Sub-objective 4.a: Analyze values and rates of change of soil health indicators. The data system developed in Objective 2 will allow for synthesizing data sets into a coherent analysis to define expected values of soil health indicators and how they vary geographically. The database will provide us baseline data on selected farms and fields and will be monitored over time to document soil health changes using our standardized indicators.
Sub-objective 4.b: Begin to explore eco-economic impacts of SHMS. Build and run an exploratory optimization programming model. Use collected and amassed data to develop a model to determine eco-economic impacts of practices intended to increase soil health. Results of this exploratory model could be used to inform work on societal benefits and costs of soil health measures.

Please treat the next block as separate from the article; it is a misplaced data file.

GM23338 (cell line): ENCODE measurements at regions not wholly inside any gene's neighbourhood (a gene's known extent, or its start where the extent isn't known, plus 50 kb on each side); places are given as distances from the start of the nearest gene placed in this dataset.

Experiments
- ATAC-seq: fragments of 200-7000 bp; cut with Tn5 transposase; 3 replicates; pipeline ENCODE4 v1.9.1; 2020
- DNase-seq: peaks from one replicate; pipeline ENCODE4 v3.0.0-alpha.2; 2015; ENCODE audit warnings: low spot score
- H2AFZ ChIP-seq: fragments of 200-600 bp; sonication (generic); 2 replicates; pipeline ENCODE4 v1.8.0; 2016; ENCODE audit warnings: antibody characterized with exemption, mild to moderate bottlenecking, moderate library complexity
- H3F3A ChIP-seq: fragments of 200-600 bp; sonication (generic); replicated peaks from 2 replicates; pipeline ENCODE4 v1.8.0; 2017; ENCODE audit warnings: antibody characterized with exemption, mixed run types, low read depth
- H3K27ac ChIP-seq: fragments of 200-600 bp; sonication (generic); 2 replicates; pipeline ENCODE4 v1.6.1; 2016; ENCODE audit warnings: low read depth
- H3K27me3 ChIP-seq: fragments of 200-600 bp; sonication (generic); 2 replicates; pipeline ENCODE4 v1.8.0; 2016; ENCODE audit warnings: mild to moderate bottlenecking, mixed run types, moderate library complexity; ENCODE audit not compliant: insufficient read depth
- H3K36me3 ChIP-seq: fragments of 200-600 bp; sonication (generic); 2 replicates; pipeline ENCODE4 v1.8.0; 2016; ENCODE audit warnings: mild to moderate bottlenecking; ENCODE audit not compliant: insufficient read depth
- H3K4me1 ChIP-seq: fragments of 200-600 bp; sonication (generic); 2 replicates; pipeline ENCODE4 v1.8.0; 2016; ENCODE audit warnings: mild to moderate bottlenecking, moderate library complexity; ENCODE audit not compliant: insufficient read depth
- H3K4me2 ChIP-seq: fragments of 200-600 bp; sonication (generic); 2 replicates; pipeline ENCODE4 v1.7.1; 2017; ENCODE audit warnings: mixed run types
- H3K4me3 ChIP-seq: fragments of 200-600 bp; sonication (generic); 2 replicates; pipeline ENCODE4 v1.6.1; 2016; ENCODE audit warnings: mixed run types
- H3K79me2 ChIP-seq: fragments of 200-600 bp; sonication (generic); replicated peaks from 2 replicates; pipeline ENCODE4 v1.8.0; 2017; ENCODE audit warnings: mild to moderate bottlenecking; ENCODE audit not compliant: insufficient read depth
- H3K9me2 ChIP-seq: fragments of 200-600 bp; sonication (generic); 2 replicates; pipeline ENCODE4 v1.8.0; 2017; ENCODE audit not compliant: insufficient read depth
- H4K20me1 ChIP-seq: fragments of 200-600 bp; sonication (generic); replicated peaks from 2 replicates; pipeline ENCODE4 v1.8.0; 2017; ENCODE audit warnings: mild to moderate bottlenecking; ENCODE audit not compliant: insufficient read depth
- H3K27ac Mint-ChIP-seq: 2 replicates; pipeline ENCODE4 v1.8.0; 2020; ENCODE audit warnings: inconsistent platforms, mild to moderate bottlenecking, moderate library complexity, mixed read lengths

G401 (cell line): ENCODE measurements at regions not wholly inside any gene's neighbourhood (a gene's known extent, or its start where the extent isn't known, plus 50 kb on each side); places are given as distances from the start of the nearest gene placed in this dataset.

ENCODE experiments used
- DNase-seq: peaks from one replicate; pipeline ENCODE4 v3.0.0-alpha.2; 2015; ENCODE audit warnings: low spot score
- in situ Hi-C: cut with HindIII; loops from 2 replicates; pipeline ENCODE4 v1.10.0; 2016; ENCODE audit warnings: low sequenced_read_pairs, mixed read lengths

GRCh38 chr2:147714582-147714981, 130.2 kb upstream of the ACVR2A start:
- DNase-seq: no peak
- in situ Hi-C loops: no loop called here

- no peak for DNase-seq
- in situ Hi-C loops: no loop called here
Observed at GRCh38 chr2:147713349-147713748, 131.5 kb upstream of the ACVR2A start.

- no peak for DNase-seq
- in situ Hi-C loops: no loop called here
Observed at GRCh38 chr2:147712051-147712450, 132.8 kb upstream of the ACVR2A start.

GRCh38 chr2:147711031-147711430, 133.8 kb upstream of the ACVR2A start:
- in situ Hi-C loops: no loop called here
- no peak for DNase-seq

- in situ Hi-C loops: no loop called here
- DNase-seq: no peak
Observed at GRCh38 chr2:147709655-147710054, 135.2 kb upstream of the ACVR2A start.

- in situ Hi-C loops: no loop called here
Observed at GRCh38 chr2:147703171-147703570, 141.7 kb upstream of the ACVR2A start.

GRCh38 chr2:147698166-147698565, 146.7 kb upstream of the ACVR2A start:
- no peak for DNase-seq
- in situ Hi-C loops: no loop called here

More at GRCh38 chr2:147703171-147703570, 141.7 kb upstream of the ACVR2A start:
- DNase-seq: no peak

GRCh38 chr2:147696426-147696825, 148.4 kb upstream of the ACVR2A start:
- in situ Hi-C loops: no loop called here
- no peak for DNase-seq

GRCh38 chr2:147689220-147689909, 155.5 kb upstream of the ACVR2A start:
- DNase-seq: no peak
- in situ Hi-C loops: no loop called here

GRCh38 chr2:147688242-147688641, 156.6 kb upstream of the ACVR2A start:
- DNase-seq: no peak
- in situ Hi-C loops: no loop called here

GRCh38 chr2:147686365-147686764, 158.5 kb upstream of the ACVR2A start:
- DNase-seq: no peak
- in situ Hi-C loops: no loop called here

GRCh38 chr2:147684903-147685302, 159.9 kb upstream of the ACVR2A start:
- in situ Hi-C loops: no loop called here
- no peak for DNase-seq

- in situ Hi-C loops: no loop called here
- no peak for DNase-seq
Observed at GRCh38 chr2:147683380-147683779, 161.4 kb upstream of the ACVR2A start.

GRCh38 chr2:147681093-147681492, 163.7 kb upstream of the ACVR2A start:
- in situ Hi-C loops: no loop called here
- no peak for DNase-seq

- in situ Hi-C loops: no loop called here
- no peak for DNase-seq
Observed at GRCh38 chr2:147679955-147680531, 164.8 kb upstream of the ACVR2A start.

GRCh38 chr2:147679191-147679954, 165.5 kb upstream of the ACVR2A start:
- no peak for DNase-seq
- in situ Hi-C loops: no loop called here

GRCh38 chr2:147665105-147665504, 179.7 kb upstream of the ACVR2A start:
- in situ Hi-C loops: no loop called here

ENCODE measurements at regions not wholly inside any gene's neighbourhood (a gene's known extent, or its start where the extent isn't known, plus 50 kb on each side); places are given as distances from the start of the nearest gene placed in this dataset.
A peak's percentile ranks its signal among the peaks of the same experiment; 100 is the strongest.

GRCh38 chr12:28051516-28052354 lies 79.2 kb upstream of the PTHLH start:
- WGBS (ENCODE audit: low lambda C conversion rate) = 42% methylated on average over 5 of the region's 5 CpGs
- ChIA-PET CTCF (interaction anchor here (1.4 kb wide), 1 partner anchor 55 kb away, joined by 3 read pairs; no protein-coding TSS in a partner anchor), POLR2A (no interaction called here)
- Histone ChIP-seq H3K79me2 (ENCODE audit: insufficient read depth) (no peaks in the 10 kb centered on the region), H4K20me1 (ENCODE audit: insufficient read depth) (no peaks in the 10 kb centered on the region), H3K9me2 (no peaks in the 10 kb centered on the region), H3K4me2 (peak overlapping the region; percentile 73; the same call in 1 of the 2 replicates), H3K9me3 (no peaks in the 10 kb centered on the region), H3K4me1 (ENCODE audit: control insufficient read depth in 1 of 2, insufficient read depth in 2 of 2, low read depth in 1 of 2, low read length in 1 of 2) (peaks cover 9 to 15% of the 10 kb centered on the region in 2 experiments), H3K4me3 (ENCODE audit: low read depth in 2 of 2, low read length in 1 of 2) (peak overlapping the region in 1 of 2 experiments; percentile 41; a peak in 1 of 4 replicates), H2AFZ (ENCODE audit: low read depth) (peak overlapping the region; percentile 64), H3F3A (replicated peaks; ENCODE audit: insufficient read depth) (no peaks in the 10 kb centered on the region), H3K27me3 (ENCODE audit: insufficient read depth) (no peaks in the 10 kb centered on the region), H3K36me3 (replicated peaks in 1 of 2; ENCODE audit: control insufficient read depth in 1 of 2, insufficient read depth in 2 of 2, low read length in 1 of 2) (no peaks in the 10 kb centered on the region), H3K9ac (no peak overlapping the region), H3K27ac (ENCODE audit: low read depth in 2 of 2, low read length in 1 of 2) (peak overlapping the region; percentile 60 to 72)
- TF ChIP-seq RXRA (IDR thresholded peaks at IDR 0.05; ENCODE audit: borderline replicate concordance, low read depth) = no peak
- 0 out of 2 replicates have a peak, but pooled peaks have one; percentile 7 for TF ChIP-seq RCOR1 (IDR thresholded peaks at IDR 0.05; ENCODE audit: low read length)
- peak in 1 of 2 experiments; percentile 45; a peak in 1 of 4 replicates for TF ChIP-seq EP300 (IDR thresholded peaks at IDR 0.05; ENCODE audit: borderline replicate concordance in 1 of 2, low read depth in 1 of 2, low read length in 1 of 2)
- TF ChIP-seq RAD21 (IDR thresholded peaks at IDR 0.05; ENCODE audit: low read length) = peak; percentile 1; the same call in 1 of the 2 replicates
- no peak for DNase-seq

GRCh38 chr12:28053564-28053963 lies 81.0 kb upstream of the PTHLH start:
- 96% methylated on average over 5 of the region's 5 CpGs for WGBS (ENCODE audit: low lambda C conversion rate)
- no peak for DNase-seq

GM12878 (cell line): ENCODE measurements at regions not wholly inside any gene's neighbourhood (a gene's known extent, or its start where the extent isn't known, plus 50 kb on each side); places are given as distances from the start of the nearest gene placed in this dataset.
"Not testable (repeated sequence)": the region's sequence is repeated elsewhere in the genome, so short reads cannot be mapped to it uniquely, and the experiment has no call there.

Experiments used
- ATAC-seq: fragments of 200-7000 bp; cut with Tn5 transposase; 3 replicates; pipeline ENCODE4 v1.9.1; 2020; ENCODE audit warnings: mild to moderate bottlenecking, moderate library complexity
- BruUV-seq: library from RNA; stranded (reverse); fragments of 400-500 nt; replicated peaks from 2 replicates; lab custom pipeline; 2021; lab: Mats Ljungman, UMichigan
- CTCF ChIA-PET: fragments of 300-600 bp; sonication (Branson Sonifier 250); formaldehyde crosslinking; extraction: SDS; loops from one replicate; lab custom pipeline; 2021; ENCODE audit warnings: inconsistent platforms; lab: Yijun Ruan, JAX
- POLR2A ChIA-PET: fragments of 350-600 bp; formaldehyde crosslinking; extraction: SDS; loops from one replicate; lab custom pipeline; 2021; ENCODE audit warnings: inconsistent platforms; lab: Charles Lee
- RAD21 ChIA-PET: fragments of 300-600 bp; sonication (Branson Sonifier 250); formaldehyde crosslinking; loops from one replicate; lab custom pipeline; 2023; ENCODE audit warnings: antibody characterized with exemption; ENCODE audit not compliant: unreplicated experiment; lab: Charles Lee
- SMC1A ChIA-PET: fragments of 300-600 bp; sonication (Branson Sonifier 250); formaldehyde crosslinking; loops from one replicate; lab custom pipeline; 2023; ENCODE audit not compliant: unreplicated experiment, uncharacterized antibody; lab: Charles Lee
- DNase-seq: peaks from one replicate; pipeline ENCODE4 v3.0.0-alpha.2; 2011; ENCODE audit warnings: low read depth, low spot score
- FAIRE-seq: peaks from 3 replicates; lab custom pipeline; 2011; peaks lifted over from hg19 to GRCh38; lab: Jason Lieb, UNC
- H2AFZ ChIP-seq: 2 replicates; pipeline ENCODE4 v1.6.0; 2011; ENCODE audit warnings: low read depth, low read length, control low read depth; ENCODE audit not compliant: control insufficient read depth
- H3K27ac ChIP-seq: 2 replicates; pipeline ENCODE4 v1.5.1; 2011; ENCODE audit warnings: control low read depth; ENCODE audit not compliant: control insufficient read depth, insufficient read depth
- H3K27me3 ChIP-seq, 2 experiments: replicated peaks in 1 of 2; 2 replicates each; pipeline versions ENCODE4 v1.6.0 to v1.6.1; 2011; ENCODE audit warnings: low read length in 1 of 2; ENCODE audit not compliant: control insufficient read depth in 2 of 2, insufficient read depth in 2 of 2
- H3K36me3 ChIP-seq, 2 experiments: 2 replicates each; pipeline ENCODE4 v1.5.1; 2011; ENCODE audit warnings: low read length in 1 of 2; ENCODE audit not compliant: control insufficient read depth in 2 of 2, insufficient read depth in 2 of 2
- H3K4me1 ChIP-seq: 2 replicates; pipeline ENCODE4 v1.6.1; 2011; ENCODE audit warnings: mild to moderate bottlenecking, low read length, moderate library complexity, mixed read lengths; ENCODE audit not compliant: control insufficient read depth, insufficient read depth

OBJECTIVE 5: Increase capacity for knowledge sharing and social networks.
Adoption of SHMS depends on sharing farmer experience and research data, and on supporting farmers’ process of learning and adapting a system to suit their operation. Effective information sharing is locally based and facilitated by local government agencies, agricultural organizations, and private agricultural advisors. Farmer to farmer (peer to peer) sharing coupled with dialogue with researchers and technicians has been shown to be an effective way to promote greater adoption of improved practices. This project will increase local capacity for documenting and sharing costs and benefits of soil health enhancing practices as follows: